Mogherini, Padoan deny crisis with Germany - update

Talks on growth pact continuing, they say

(ANSA) - Rome, July 4 - Foreign Minister Federica Mogherini and Economy Minister Pier Carlo Padoan on Friday denied there was a crisis with Germany over differing views on how much growth spending was allowed in EU treaties.
    The two minister spoke after a long-distance spat between the Bundesbank and Premier Matteo Renzi late Thursday.
    There is no crisis with Germany over interpretations of the EU's stability and growth pact, Mogherini said. "There is no diplomatic crisis but a political discussion, with other countries too, on how to interpret the stability pact," she said amid continuing tensions on balancing fiscal discipline with expansionary spending.
    Italy, Mogherini said on Italian radio, "is exercising a new European clout, which opens interesting possibilities". The important thing, she said, is to have "a direct line" with Berlin.
    Padoan echoed his colleague.
    There is "no problem" between Italy and Germany over how much growth spending can be allowed in the EU, he said, adding that he sees eye-to-eye with his German counterpart Wolfgang Schaeuble.
    "There is no problem with Germany. I had a long conversation with my friend (German Finance Minister Wolfgang) Schaeuble yesterday. "There is no problem," Padoan repeated.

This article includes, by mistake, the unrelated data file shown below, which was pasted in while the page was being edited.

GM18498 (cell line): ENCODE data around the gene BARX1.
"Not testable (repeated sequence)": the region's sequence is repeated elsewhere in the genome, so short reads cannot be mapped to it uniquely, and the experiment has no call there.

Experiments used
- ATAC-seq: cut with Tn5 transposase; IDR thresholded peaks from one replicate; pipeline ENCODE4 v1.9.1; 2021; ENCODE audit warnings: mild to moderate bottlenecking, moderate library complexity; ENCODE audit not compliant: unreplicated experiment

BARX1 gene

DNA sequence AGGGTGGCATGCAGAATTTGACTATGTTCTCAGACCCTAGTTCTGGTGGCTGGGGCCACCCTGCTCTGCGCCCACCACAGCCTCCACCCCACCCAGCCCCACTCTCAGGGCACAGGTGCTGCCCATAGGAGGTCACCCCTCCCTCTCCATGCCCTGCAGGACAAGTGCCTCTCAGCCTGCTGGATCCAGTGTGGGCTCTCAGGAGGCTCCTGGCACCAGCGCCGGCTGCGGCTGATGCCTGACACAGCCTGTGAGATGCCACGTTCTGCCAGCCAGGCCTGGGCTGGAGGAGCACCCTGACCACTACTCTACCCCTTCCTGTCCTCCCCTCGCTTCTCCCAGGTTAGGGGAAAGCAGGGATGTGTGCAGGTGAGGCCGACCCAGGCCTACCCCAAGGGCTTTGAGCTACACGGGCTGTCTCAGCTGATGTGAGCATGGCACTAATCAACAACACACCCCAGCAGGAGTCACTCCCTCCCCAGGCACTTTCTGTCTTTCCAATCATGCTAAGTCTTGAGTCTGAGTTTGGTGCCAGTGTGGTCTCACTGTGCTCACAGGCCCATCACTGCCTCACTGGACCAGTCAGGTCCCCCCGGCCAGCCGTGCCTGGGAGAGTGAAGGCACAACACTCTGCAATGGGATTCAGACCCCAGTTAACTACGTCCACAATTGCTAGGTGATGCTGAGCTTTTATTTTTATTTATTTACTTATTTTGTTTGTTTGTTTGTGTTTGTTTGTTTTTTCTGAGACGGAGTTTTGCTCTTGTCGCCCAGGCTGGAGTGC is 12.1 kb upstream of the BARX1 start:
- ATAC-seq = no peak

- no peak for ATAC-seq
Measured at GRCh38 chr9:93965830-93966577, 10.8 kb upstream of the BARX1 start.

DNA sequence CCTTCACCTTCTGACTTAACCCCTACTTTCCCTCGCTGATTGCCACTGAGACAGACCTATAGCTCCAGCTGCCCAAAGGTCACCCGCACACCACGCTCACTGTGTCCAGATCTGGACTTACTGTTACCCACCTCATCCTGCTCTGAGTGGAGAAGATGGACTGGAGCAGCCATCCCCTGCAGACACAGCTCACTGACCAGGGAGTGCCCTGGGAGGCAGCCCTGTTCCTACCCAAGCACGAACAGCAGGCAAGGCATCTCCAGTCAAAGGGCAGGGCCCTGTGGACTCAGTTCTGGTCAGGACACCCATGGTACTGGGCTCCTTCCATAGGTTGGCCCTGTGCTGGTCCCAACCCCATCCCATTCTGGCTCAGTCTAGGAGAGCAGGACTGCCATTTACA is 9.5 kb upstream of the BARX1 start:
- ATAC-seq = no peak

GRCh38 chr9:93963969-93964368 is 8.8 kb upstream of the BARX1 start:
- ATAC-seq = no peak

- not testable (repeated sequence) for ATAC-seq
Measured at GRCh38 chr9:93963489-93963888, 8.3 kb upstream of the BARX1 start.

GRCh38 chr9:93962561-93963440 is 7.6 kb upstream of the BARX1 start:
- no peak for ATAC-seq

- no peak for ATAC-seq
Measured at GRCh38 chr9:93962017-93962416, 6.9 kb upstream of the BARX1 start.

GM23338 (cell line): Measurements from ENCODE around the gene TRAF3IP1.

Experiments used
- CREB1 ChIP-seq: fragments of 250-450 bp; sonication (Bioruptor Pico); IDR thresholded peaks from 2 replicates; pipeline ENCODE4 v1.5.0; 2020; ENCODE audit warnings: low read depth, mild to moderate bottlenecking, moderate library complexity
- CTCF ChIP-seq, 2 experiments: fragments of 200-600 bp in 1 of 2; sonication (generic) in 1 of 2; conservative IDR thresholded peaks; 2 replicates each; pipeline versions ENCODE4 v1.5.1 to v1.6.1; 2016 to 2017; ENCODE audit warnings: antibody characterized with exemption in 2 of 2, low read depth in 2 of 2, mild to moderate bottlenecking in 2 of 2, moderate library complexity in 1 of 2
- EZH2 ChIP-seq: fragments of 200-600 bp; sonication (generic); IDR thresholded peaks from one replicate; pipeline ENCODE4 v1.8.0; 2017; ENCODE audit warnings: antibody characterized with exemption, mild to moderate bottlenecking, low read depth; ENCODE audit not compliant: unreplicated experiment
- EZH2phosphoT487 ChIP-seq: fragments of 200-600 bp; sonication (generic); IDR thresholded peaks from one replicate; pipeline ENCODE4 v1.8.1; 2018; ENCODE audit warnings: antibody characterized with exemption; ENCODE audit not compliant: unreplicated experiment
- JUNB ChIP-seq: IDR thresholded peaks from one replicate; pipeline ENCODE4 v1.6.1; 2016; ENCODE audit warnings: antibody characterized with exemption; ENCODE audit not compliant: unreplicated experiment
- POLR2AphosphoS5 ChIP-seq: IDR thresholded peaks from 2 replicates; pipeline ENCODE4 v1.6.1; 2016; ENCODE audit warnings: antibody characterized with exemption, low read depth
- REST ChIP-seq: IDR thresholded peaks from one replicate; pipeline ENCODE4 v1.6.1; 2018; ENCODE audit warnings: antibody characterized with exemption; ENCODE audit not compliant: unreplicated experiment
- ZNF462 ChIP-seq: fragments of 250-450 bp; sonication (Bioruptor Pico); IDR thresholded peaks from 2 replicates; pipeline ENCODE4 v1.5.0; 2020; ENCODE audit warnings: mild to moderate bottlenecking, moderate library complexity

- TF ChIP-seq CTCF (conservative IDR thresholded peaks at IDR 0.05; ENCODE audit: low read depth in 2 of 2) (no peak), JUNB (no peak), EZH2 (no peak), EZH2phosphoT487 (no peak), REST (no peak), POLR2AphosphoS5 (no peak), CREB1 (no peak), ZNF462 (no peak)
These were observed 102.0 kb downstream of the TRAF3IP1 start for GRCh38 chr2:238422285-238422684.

The exchange between the Bundesbank and Renzi came late Thursday.
    Renzi said he was not afraid of Bundesbank President Jens Weidmann after the German called for "fewer words and more deeds" on Italian reforms.
    "If he thinks he can scare us he's got the wrong country and in any case the wrong government," sources at Renzi's office said. Weidmann had criticised Renzi for "announcing" rather than implementing reforms.
    The sparring highlighted different perceptions in Rome and Berlin about how far EU budget constraints can be eased to allow for growth-stoking spending.
    Renzi told the European Parliament in a speech inaugurating Italy's EU duty presidency Wednesday that Europe must "change and grow" if it is to survive.
    The caucus leader of the centre-right European People's Party, Manfred Weber, replied that countries like Italy could not afford more debt - to which Renzi's Democratic Party responded by stressing that a deal had been done at last month's EU summit to trade greater budgetary flexibility for backing Jean-Claude Juncker as European Commission president.


Change cookie consent